Sunday 10 November 2019

Jim Henson’s Dark Materials

In the early eighties, Jim Henson and Frank Oz transported cinemagoers to a world without human inhabitants in The Dark Crystal. The film took an audacious artistic twist by populating its tale with puppets only and eerily foreshadowed events in Star Wars: Return of the Jedi the following year.

Whilst The Dark Crystal failed to ignite the box office, considered uncommercial and too dark for children, over subsequent decades Henson's opus has built a cult following.

Sequels were often mooted but seemingly mired in development hell. Forever. Then, out of nowhere, Netflix announced a live-action prequel series chronicling the rise of evil that would envelop the world of Thra...

Guest post by Nick Smith

1982 was the year of E.T the Extra-Terrestrial, Tron and Michael Jackson’s Thriller. Sci-fi fantasy movies were the big box office draw of the time, just as Marvel rules the airwaves today. So, at the tender age of ten, I took my little sister, Becky, to see an ostensibly sweet little flick called The Dark Crystal. It came from the house of Jim Henson, manufacturer of the must-see Muppet Show [a pivotal series in my life - Ed] that was such a hit. But, the movie we saw was cut from a different cloth than Miss Piggy and her felt friends.

Becky and I watched a twisted tale about back-stabbing bipedal vultures, raving pod people and a soul-sucking electric chair. Independent from Disney’s family fare, this film was no Mickey Mouse operation. It depicted the end of a decaying civilisation, rotten from the core. As we left the cinema humming impressions of the UrRu Mystics, The Dark Crystal left an indelible impression on our young minds.

Apparently, it had a lasting effect on other members of our generation too, as 37 years later, Netflix has gone all-out with a prequel series called Age of Resistance. While this initially seems an unlikely candidate for a contemporary series with an hour-long pilot, it’s an effective fantasy packed with thrills, a careful balance of toy store charm and Henson’s grotesque touch.

The Age of Resistance builds on the mythos of The Dark Crystal, fleshing out the original movie’s backstory. We find out how the antagonists’ soul-sucking machine was made and where the hero’s crystal shard came from. We see more of the celestial beings that split, Jekyll and Hyde-like, into gentle Mystic and rotten Skeksis – the same luminous form they will eventually return to. While the feature film showed a desolate world with a few good Gelflings left, the series is full of the little rascals, some peace-loving, some militant, all cute as a button.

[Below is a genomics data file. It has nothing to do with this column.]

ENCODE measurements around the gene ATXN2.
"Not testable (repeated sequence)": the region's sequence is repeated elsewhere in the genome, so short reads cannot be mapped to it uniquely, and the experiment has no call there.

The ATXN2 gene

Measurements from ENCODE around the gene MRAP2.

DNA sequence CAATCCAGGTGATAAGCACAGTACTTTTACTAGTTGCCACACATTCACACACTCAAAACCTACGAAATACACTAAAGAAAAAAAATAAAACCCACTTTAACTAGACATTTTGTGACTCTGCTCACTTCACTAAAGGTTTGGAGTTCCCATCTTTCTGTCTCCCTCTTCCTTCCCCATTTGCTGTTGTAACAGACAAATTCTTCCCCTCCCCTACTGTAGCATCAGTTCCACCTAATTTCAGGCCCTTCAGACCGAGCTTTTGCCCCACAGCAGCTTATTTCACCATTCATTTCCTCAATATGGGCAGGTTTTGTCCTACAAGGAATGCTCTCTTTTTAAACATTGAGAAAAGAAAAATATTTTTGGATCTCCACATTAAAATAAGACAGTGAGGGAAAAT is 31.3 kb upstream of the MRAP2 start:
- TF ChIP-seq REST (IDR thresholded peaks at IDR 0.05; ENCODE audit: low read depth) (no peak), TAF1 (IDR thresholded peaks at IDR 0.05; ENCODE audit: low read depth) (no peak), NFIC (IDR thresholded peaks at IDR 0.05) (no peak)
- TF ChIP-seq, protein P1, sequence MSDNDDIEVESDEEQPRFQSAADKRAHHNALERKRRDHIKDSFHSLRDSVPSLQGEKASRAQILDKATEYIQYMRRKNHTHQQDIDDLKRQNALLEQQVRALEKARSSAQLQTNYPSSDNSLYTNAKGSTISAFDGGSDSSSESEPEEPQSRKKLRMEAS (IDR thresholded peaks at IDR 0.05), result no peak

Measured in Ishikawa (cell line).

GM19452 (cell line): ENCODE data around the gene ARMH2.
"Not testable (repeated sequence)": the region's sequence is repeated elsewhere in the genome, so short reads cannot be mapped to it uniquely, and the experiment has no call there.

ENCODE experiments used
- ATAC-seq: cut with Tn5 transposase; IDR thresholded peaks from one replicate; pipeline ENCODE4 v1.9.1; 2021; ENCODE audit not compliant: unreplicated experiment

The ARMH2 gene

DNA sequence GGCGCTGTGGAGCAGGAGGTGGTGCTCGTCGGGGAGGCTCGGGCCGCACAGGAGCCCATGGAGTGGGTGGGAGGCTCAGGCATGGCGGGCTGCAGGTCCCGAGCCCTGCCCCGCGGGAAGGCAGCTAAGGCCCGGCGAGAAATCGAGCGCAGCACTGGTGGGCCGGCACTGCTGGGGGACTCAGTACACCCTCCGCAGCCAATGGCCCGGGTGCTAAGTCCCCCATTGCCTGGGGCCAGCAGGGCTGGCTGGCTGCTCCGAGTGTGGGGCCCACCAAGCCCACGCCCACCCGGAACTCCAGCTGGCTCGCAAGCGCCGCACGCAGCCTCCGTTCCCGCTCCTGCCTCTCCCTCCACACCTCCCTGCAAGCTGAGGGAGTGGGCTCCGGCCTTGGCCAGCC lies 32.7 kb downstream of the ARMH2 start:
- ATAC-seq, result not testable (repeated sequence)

The new series follows the adventures of do-good Gelflings Rian, Brea and Deet, opposing the crafty Skeksis. Aughra the grunting old Keeper of Secrets is back, younger and more powerful than she can admit. We catch a flash-forward glimpse of Jen, the hero from The Dark Crystal, and other beloved characters.

The series uses its lengthy 10 episodes to build a twisty-turny tragic plot, but also to develop its characters in a way the feature film could not; we get up close and too personal with the ugly Skeksis in their fortress, giving plenty of rancid meaty dialogue for the voice actors to get their teeth into. Mark Hamill (Star Wars’ Luke Skywalker) is the standout as the hard-hearted skekTek, simply because Hamill seems to be having so much fun playing the Scientist. Jason Isaacs (Harry Potter’s Lucius Malfoy) is convincing as the Emperor, while Simon Pegg (Star Trek, Mission: Impossible) relishes the role of the snivelling Chamberlain.

The Gelflings are voiced by equally dependable actors such as Helena Bonham Carter, Taron Egerton and Eddie Izzard. Thanks to their skill and the lifelike puppetry, we grow to care about the creatures. Although there are no humans on the planet Thra, where Age of Resistance takes place, the characters are very human, with relatable feelings and goals. With their selfish plotting and in-fighting, vain beauty treatments, mistreatment of their environment and focus on industry over nature, the Skeksis are sadly the most human of all. As we explore Thra with Rian and his pals through amazing landscapes, facing danger, cruelty and loud Podling music, it’s hard not to shed a tear when some of the heroes die or even sacrifice their lives for the greater good [proper choked me up - Ed].

The series isn’t perfect. The adventure plot can be repetitive and unoriginal at times. It’s hard to take the Fraggle-like Gelflings seriously when they bounce around the screen. There are a lot of characters to keep track of and a lot of death. The show has a delicious sadistic streak that will have you watching some scenes through your fingers. Others, like the one where a little Gelfling almost gets his head crushed and a Mystic risks his existence to save the day, had me blubbing. So, be prepared for a Kermit-in-a-blender emotional whirlwind.

The Dark Crystal movie has a distinct ending, with the Skeksis empire ending its ragged reign. So far, most attempts at a spin-off have been prequels: the four novels by J. M. Lee, Barbara Kesel’s manga and Archaia Entertainment’s graphic novels. There’s obviously something rich and appealing about the world of Thra and since Age of Resistance has a big Roman numeral I in its title logo, there will be more prequel series [exploring Deet’s dark fate - Ed] to come.

Like all the best fantasy and sci-fi, The Dark Crystal turns an orrery lens on our own society. Thra is a scrambled almost-version of Earth, with greedy creatures reflecting the evil that men do. We are the Skeksis. But at our best, when we wake up feeling honourable and kind, we can be Gelflings… just for one day.

The Dark Crystal: Age of Resistance is streaming now on Netflix.

No comments:

Post a Comment

Comments are moderated for spam. Stay on topic and do not embed links. Keep it family-friendly.

Thank you.